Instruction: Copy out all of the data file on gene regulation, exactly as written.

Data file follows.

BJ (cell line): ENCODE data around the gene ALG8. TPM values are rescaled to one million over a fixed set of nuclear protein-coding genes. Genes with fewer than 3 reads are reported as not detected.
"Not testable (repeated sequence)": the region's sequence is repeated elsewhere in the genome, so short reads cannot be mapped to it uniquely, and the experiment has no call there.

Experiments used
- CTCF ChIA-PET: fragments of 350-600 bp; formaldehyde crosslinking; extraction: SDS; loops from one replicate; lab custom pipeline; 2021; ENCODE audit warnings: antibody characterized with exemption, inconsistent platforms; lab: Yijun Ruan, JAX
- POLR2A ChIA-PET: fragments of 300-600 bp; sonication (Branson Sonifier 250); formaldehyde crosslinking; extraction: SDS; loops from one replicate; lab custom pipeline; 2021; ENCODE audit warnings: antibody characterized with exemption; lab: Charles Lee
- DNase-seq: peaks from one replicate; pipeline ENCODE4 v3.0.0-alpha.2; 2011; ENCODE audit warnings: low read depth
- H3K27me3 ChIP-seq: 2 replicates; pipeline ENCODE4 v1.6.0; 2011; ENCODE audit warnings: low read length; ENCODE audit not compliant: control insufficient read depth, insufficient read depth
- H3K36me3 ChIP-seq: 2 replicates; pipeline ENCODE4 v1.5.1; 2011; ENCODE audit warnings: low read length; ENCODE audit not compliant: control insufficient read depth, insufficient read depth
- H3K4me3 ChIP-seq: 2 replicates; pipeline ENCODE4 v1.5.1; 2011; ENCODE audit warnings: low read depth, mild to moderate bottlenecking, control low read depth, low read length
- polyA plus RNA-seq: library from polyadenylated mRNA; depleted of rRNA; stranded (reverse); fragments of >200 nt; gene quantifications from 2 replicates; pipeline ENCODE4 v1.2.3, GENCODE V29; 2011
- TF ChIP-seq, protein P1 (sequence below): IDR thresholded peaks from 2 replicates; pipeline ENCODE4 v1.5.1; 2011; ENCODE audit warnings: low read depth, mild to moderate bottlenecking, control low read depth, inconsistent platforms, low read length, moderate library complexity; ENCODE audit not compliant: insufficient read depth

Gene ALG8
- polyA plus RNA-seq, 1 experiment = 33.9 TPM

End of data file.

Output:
BJ (cell line): ENCODE data around the gene ALG8. TPM values are rescaled to one million over a fixed set of nuclear protein-coding genes. Genes with fewer than 3 reads are reported as not detected.
"Not testable (repeated sequence)": the region's sequence is repeated elsewhere in the genome, so short reads cannot be mapped to it uniquely, and the experiment has no call there.

Experiments used
- CTCF ChIA-PET: fragments of 350-600 bp; formaldehyde crosslinking; extraction: SDS; loops from one replicate; lab custom pipeline; 2021; ENCODE audit warnings: antibody characterized with exemption, inconsistent platforms; lab: Yijun Ruan, JAX
- POLR2A ChIA-PET: fragments of 300-600 bp; sonication (Branson Sonifier 250); formaldehyde crosslinking; extraction: SDS; loops from one replicate; lab custom pipeline; 2021; ENCODE audit warnings: antibody characterized with exemption; lab: Charles Lee
- DNase-seq: peaks from one replicate; pipeline ENCODE4 v3.0.0-alpha.2; 2011; ENCODE audit warnings: low read depth
- H3K27me3 ChIP-seq: 2 replicates; pipeline ENCODE4 v1.6.0; 2011; ENCODE audit warnings: low read length; ENCODE audit not compliant: control insufficient read depth, insufficient read depth
- H3K36me3 ChIP-seq: 2 replicates; pipeline ENCODE4 v1.5.1; 2011; ENCODE audit warnings: low read length; ENCODE audit not compliant: control insufficient read depth, insufficient read depth
- H3K4me3 ChIP-seq: 2 replicates; pipeline ENCODE4 v1.5.1; 2011; ENCODE audit warnings: low read depth, mild to moderate bottlenecking, control low read depth, low read length
- polyA plus RNA-seq: library from polyadenylated mRNA; depleted of rRNA; stranded (reverse); fragments of >200 nt; gene quantifications from 2 replicates; pipeline ENCODE4 v1.2.3, GENCODE V29; 2011
- TF ChIP-seq, protein P1 (sequence below): IDR thresholded peaks from 2 replicates; pipeline ENCODE4 v1.5.1; 2011; ENCODE audit warnings: low read depth, mild to moderate bottlenecking, control low read depth, inconsistent platforms, low read length, moderate library complexity; ENCODE audit not compliant: insufficient read depth

Gene ALG8
- polyA plus RNA-seq, 1 experiment = 33.9 TPM